Like a frightened rabbit, her first instinct was to bolt. Her plan must have been obvious to him because he reached through the opening of the confessional and grabbed her arm before she could recoil.
“Don’t…” his voice was low, unmistakably dark and foreboding. His eyes narrowed as his grip on her forearm tightened, “Don’t.”
Her mind was frozen, she couldn’t move, couldn’t think, couldn’t speak. She could only stare at him, this man she loved, now as open and vulnerable to him as an infant, prostrate and powerless.
Finally she swallowed, looked away, unable to bear the accusation and betrayal in his glare.
“Michael… you’re hurting me.” She tugged against his vice grip, which he loosened but did not release. Instead he pulled her wrist toward him through the opening so that she was forced to lean forward, the back of her hand brushed against his chest. She felt him stare at her for a long moment and she knew she was a coward because—try as she might—she couldn’t bring herself to meet his gaze.
When he spoke his tone was withdrawn, distant. “You haven’t returned my calls.”
Mary flinched again, closed her eyes, wishing she could disappear.
“I guess now I know why, Mrs. Alessandri.”
She shook her head, “Don’t-”
“Were you going to tell me?”
Mary tried to pull her wrist out of his grasp but only succeeded in knocking her glove and the rosary to the floor.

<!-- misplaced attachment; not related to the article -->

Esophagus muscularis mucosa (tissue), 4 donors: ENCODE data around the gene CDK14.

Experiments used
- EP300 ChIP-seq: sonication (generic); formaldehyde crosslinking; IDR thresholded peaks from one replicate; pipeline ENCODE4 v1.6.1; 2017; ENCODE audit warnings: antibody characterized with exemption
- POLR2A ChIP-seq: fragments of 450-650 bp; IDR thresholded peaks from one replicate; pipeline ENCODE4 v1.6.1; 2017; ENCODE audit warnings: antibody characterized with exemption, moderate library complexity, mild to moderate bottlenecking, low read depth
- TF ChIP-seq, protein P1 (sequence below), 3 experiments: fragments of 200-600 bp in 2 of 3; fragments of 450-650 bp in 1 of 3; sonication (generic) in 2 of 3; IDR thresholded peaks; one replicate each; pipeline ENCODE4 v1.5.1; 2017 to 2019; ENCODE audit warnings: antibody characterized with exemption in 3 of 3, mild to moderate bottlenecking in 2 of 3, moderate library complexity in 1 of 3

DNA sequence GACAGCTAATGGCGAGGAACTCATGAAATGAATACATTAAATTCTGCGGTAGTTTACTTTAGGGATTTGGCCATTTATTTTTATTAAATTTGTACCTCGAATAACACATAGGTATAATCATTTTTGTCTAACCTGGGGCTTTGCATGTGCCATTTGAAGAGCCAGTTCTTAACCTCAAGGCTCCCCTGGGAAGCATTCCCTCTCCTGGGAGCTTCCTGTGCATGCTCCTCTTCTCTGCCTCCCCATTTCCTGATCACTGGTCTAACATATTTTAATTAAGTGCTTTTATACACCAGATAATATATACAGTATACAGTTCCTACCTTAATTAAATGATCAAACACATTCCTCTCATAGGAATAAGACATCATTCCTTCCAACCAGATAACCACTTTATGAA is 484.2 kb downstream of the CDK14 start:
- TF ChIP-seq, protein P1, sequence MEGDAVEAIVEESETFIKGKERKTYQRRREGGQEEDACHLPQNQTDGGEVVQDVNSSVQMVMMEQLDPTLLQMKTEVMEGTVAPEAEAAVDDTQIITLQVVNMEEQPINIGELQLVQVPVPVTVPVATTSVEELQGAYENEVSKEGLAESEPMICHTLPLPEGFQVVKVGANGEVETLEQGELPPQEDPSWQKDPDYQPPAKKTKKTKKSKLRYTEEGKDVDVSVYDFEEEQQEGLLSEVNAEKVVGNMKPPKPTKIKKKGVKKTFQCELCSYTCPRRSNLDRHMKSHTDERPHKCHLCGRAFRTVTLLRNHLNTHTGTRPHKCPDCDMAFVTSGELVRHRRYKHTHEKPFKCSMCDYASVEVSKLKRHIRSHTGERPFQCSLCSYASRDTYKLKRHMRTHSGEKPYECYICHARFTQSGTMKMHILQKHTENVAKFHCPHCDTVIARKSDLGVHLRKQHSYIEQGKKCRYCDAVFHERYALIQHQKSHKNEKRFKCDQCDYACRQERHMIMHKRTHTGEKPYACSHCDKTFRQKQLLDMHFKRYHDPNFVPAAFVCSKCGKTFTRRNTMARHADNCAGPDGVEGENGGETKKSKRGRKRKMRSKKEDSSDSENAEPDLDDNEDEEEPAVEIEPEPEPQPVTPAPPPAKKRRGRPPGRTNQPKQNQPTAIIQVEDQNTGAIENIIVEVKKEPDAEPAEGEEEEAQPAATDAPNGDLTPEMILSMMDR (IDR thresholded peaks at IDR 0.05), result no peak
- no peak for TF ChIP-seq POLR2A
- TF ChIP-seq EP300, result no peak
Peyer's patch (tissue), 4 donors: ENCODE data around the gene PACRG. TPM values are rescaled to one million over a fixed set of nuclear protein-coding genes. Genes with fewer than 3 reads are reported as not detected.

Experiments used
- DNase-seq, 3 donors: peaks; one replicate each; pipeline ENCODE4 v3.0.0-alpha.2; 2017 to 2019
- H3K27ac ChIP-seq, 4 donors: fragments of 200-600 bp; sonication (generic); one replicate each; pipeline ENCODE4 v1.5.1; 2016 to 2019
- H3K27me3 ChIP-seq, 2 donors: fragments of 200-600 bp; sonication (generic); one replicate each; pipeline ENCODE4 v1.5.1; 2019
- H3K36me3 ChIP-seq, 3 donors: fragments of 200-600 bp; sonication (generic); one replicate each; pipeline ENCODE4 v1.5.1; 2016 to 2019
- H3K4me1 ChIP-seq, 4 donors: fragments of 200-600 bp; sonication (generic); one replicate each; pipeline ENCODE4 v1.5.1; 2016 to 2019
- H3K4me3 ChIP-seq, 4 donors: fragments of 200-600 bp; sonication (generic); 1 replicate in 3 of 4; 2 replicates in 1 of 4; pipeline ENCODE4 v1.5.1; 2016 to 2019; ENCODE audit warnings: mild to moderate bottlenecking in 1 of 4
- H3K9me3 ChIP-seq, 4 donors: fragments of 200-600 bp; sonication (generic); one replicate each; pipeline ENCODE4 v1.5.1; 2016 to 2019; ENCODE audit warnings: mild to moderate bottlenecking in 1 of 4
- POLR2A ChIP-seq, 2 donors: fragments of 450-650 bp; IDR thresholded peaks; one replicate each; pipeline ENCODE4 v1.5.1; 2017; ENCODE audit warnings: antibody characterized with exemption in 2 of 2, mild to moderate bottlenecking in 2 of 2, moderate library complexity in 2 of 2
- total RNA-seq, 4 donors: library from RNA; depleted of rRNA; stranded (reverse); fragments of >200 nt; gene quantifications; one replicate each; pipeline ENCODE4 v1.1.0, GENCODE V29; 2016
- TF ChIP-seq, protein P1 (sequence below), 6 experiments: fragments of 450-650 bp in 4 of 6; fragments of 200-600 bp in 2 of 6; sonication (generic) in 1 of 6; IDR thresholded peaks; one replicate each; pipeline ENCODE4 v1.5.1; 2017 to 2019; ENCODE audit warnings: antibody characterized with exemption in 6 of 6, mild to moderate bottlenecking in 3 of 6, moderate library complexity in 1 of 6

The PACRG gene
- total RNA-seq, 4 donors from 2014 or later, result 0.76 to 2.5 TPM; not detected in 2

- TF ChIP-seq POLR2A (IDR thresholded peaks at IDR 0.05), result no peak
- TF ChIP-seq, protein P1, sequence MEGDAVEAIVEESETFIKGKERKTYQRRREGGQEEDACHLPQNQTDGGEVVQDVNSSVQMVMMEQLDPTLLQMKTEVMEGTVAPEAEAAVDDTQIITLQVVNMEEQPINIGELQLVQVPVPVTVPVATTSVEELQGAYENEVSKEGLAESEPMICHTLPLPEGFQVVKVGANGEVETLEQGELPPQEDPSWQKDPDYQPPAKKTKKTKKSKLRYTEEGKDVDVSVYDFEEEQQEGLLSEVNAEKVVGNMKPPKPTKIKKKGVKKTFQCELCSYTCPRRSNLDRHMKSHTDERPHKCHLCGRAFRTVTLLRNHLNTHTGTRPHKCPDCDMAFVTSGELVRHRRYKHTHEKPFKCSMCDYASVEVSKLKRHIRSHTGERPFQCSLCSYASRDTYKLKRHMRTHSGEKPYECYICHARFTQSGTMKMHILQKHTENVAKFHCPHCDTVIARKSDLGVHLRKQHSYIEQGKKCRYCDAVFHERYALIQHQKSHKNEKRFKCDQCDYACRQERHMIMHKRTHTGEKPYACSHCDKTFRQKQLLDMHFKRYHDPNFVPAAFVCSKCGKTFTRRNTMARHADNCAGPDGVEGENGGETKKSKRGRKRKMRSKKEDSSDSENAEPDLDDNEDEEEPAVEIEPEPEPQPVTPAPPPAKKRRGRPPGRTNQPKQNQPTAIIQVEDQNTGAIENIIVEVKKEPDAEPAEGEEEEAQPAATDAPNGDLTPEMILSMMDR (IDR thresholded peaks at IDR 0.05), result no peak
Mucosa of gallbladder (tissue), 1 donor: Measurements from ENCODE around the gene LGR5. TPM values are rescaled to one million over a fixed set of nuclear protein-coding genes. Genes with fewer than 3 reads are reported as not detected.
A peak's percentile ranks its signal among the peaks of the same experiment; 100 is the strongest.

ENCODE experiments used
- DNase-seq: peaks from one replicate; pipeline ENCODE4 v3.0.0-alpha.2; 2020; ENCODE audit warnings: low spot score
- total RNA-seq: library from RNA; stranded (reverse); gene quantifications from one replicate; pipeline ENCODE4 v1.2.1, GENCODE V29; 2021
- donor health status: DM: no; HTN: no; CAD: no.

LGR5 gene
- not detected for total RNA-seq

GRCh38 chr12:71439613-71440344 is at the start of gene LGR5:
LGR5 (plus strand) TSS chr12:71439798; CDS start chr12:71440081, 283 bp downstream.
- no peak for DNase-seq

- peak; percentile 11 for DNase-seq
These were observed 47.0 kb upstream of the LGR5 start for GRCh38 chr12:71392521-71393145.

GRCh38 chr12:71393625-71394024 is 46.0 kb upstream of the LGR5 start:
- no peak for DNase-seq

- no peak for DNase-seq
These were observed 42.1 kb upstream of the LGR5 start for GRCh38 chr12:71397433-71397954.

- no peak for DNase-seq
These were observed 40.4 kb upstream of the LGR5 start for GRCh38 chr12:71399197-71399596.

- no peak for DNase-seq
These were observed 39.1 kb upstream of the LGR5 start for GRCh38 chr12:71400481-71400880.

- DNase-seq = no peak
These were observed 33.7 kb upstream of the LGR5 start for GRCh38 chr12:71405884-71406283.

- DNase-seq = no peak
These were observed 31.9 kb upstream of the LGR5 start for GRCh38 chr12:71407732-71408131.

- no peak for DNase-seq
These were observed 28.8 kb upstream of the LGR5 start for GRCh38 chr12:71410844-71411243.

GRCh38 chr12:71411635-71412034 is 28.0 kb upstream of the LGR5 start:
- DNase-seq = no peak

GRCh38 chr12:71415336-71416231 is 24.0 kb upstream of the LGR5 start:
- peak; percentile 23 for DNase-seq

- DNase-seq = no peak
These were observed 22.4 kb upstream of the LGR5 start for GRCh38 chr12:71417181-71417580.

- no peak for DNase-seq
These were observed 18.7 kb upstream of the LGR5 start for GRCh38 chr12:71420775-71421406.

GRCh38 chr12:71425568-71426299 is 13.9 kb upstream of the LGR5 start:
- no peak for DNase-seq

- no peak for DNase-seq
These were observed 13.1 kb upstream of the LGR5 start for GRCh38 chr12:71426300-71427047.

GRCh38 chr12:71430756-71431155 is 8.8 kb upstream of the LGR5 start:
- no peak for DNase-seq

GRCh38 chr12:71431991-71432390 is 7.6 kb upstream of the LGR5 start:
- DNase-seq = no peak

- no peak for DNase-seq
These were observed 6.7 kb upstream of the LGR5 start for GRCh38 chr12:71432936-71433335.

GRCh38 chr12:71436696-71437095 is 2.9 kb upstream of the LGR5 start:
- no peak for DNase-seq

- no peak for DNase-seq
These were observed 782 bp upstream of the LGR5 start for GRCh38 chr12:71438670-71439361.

She shook her head, choked on a sob, her eyes still closed, “I can’t.”
She felt his hand tighten again as he tugged on her arm, his tone unkind and unyielding. “Answer me.”
Pressing her lips together she lifted her chin and met his gaze; her blue eyes, practiced in false pride, held his and she told him the truth, “No.”
She perceived him flinch, a tangible dent in his steely exterior, just a flash of pain and genuine surprise which was quickly replaced with contempt. She felt, actually felt, her heart shatter, the pain of it knocked the wind from her lungs.
The unobtrusive footsteps of her bodyguard approached, she knew the rhythm of their steps by heart. Michael’s eyes narrowed, fierce with warning, but he needn’t have been concerned. She was a liar and an adulterer, but she loved him. Despite what she guessed he intended for her, she would never betray him to her family.
She made no movement or sound as the man passed the confessional and retreated.
He swallowed and released a slow breath. “Listen to me very carefully.” Each word was chilly, Michael’s voice matched his sub-zero stare. “You are going to collect yourself and your things. You are going to go to your family’s pew and say your penance-”
Her eyelashes fluttered as she tried to force impertinence, “What is my penance-”